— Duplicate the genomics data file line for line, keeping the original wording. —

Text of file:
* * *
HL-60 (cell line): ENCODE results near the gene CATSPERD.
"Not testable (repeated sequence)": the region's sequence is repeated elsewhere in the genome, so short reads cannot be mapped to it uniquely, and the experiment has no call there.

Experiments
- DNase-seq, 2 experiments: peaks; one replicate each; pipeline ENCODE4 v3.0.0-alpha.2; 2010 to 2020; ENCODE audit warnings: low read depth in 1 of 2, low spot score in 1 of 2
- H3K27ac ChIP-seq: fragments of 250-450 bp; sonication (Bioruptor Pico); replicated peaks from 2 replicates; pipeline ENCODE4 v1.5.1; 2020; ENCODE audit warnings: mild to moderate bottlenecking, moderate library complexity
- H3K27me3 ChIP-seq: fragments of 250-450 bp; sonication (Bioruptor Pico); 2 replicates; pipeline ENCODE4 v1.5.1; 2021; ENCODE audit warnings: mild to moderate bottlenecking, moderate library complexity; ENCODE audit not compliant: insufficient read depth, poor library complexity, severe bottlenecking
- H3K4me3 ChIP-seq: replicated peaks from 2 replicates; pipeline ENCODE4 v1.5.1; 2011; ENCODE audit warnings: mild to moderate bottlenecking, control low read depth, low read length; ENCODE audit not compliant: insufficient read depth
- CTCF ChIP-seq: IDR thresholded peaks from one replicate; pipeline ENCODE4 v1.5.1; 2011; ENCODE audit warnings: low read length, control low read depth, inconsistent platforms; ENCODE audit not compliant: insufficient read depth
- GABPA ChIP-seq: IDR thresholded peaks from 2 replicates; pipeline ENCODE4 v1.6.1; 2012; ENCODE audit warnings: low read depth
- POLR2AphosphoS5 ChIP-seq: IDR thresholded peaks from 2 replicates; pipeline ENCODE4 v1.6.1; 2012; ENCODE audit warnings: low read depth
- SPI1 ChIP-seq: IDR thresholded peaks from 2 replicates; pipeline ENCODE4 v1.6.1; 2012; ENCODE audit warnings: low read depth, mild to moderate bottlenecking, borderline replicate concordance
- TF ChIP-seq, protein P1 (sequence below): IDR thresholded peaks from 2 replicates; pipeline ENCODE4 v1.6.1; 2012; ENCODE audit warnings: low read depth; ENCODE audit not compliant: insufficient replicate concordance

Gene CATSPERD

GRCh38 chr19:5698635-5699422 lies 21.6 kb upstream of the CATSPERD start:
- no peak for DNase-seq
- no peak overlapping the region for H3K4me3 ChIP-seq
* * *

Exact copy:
HL-60 (cell line): ENCODE results near the gene CATSPERD.
"Not testable (repeated sequence)": the region's sequence is repeated elsewhere in the genome, so short reads cannot be mapped to it uniquely, and the experiment has no call there.

Experiments
- DNase-seq, 2 experiments: peaks; one replicate each; pipeline ENCODE4 v3.0.0-alpha.2; 2010 to 2020; ENCODE audit warnings: low read depth in 1 of 2, low spot score in 1 of 2
- H3K27ac ChIP-seq: fragments of 250-450 bp; sonication (Bioruptor Pico); replicated peaks from 2 replicates; pipeline ENCODE4 v1.5.1; 2020; ENCODE audit warnings: mild to moderate bottlenecking, moderate library complexity
- H3K27me3 ChIP-seq: fragments of 250-450 bp; sonication (Bioruptor Pico); 2 replicates; pipeline ENCODE4 v1.5.1; 2021; ENCODE audit warnings: mild to moderate bottlenecking, moderate library complexity; ENCODE audit not compliant: insufficient read depth, poor library complexity, severe bottlenecking
- H3K4me3 ChIP-seq: replicated peaks from 2 replicates; pipeline ENCODE4 v1.5.1; 2011; ENCODE audit warnings: mild to moderate bottlenecking, control low read depth, low read length; ENCODE audit not compliant: insufficient read depth
- CTCF ChIP-seq: IDR thresholded peaks from one replicate; pipeline ENCODE4 v1.5.1; 2011; ENCODE audit warnings: low read length, control low read depth, inconsistent platforms; ENCODE audit not compliant: insufficient read depth
- GABPA ChIP-seq: IDR thresholded peaks from 2 replicates; pipeline ENCODE4 v1.6.1; 2012; ENCODE audit warnings: low read depth
- POLR2AphosphoS5 ChIP-seq: IDR thresholded peaks from 2 replicates; pipeline ENCODE4 v1.6.1; 2012; ENCODE audit warnings: low read depth
- SPI1 ChIP-seq: IDR thresholded peaks from 2 replicates; pipeline ENCODE4 v1.6.1; 2012; ENCODE audit warnings: low read depth, mild to moderate bottlenecking, borderline replicate concordance
- TF ChIP-seq, protein P1 (sequence below): IDR thresholded peaks from 2 replicates; pipeline ENCODE4 v1.6.1; 2012; ENCODE audit warnings: low read depth; ENCODE audit not compliant: insufficient replicate concordance

Gene CATSPERD

GRCh38 chr19:5698635-5699422 lies 21.6 kb upstream of the CATSPERD start:
- no peak for DNase-seq
- no peak overlapping the region for H3K4me3 ChIP-seq